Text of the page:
Another idea is for rebates or refunds when a car reaches near maximum capacity. Thus the passengers share in the benefit from the reduction in cost per passenger - and offset some of the discomfort. That allows a rail company to charge a nominal high fare, that can better reflect costs, yet still attract more riders. On lines and times where ridership is high, the passengers enjoy a substantial discount for their patronage, at minimal cost to the operator. It also allows for any group to get "charter rates" by selecting off-peak use.

Finally, a complex of slow "local" train routes and a network of "express" routes can come close to the convenience of the automobile, providing that new construction adjusts accordingly.
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Old 02-22-2013, 01:07 PM
 
Location: Vallejo
14,068 posts, read 16,085,690 times
Reputation: 12641
So you're going to encourage people to ride at peak times by charging less prices when the trains are full past the breaking point and you're employing "pushers" to shove the cattle in? Seems... silly. Charge more at peak times, not less. It's not like you save any money by shifting an elective trip at a non-peak time to a peak time. The non-peak train is still running, whether it has 7 people on it or 8. Actually, the opposite, you lose even more money since the peak-fare is lower than the off-peak.
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Old 02-22-2013, 01:23 PM
nei nei won $500 in our forum's Most Engaging Poster Contest - Thirteenth Edition (Jan-Feb 2015). 

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Location: Long Island / NYC
45,989 posts, read 41,979,923 times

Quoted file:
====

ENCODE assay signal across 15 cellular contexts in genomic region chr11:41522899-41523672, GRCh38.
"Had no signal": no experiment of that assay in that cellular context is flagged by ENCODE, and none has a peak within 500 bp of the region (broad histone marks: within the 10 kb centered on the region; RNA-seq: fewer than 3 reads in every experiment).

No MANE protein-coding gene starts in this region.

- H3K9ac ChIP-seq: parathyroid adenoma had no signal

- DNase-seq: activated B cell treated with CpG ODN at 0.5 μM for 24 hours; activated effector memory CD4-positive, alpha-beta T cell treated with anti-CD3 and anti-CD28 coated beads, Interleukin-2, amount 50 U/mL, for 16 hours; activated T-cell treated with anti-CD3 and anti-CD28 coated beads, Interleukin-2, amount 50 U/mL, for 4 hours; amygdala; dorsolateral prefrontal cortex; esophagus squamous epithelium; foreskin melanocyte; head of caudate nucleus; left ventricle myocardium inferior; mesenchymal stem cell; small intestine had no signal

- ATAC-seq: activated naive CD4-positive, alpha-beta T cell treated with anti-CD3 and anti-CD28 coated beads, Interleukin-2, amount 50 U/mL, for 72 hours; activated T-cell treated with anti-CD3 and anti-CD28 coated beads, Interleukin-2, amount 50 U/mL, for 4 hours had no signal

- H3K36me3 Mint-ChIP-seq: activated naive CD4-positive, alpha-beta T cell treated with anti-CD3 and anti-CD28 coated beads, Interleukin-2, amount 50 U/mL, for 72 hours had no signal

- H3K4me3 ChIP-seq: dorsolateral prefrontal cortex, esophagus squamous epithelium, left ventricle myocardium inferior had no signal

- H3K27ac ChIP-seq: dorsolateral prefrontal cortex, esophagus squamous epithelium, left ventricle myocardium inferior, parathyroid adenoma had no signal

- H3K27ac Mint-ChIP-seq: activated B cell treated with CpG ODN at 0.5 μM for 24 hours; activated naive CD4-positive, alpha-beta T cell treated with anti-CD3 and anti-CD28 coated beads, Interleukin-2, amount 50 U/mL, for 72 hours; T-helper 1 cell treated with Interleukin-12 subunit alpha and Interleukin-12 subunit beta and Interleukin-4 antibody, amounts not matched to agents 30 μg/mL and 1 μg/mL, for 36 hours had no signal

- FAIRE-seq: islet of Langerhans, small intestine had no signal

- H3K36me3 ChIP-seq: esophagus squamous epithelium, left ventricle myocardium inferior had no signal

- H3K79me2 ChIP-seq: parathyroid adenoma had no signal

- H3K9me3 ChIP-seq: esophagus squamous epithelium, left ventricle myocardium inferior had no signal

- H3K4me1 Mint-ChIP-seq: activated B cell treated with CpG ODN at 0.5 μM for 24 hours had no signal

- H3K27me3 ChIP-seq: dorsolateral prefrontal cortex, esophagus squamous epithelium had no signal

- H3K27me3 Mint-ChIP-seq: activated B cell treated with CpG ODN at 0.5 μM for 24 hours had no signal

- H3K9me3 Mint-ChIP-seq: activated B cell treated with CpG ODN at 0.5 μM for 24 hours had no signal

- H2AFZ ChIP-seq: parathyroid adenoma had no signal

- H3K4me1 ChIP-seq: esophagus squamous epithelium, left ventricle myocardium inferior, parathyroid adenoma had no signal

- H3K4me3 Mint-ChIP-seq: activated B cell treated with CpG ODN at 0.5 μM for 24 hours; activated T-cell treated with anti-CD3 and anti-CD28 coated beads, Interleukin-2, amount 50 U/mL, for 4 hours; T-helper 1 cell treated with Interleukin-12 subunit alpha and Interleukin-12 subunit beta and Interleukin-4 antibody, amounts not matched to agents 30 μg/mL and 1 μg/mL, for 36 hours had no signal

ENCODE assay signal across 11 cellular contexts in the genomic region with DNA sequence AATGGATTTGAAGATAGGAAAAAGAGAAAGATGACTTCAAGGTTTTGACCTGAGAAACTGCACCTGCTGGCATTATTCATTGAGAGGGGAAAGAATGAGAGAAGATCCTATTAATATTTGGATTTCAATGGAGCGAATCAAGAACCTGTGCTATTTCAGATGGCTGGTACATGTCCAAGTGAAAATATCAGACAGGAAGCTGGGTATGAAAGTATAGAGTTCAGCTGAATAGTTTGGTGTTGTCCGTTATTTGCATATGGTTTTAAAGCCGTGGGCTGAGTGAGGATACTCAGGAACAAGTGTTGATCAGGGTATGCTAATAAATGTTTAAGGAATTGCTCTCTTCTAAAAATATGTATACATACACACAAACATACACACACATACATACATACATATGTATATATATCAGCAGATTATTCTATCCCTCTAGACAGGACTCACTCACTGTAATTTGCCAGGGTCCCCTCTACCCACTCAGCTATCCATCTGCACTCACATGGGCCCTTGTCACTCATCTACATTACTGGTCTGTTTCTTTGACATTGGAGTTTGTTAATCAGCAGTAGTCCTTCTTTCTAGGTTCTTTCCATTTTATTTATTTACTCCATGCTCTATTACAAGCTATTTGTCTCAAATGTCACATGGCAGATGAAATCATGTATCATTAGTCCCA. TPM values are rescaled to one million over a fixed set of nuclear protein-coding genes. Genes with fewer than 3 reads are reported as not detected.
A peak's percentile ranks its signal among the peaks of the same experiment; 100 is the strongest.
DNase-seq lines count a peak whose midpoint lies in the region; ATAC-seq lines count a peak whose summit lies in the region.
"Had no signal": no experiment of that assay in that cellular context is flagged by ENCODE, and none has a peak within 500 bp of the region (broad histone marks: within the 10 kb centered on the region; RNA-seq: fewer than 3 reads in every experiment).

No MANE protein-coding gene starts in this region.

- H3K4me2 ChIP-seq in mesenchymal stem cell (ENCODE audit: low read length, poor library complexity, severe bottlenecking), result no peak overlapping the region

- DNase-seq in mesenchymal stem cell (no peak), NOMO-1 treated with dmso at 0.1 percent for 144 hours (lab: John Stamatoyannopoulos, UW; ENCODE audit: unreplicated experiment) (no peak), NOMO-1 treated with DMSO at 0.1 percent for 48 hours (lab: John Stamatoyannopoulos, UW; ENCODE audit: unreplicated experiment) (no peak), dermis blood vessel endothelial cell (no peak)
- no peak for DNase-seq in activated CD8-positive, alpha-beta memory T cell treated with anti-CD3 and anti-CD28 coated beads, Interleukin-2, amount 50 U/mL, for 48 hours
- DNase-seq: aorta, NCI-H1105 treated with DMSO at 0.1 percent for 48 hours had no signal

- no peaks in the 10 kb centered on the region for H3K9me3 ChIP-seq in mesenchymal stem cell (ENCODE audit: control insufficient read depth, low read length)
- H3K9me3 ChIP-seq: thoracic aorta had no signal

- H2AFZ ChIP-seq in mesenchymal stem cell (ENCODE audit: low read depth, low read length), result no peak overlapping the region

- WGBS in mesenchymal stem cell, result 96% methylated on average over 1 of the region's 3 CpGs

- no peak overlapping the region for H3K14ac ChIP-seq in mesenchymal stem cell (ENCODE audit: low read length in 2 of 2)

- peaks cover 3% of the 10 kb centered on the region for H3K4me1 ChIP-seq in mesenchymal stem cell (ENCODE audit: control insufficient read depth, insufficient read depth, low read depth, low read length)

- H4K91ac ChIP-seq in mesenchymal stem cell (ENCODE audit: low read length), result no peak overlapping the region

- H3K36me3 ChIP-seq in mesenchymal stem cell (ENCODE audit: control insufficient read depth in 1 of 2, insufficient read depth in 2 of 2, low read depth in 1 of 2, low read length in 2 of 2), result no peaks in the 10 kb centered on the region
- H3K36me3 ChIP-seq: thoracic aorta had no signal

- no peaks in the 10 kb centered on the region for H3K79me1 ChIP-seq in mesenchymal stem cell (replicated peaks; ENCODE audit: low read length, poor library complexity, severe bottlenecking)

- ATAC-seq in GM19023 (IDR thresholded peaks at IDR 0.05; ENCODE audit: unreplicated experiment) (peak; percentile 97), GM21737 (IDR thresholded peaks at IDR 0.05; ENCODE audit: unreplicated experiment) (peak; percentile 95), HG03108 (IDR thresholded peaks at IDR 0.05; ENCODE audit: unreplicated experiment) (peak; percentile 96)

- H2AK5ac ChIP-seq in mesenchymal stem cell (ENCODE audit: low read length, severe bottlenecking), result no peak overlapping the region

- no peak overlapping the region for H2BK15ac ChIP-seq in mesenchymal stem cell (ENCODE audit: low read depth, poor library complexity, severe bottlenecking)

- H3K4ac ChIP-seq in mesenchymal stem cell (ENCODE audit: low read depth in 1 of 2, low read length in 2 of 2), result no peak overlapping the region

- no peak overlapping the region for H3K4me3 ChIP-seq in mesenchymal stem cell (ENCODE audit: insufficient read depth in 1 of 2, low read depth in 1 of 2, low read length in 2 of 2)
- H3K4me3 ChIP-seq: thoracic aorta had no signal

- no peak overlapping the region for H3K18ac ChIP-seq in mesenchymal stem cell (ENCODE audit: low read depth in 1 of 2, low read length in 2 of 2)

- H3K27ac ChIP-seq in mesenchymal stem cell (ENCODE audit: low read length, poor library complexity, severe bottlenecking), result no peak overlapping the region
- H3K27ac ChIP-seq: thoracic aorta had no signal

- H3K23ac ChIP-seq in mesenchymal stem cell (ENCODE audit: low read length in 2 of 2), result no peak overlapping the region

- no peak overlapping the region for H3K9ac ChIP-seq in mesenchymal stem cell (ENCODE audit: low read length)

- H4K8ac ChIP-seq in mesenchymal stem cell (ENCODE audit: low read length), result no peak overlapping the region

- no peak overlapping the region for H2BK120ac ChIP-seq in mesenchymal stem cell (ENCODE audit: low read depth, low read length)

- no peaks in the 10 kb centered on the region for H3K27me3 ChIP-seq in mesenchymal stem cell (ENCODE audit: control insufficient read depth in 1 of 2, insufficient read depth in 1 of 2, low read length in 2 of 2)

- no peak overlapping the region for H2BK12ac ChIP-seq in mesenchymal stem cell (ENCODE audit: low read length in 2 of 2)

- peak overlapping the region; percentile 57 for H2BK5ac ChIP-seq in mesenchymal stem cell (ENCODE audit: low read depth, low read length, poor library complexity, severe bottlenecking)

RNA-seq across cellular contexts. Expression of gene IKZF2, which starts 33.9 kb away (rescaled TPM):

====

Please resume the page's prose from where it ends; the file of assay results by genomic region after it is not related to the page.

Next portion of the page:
Reputation: 14805
Obviously bad idea, but intercity bus companies usually charge a lower rate for routes that they know they can nearly fill up a bus compared to ones where they can't (for example, my town to NYC is cheaper than my town to Albany even though the distance is longer). Boston to NYC is cheaper still. The cost of running one bus is the same regardless of how much it fills up, so the companies can charge less while running a competitive business.
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Old 02-22-2013, 01:34 PM
 
Location: Prepperland
13,735 posts, read 9,848,997 times
Reputation: 9853
Quote:
Originally Posted by Malloric View Post
So you're going to encourage people to ride at peak times by charging less prices when the trains are full past the breaking point and you're employing "pushers" to shove the cattle in? Seems... silly. Charge more at peak times, not less. It's not like you save any money by shifting an elective trip at a non-peak time to a peak time. The non-peak train is still running, whether it has 7 people on it or 8. Actually, the opposite, you lose even more money since the peak-fare is lower than the off-peak.
Silly?
The whole point is to increase ridership by giving an incentive to prospective riders.

"What if"
Nominal Fare = cost / ten riders (0.1 x cost)
Discount Fare = cost / forty riders (0.025 x cost)
Super Discount Fare = cost / eighty riders (0.0125 x cost)

The operator doesn't "lose money" - just doesn't get as much profit.
But he's not stuck with subsidizing marginal routes at a loss.
And he doesn't have to waste resources on luring more riders - the fare structure does that for him.
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Old 02-22-2013, 01:52 PM
 
Location: San Antonio
10,238 posts, read 18,752,019 times
Reputation: 10164
Quote:
Originally Posted by nei View Post
I see white people on that bus. Actually nothing but white people.
People on buses should wear helmets.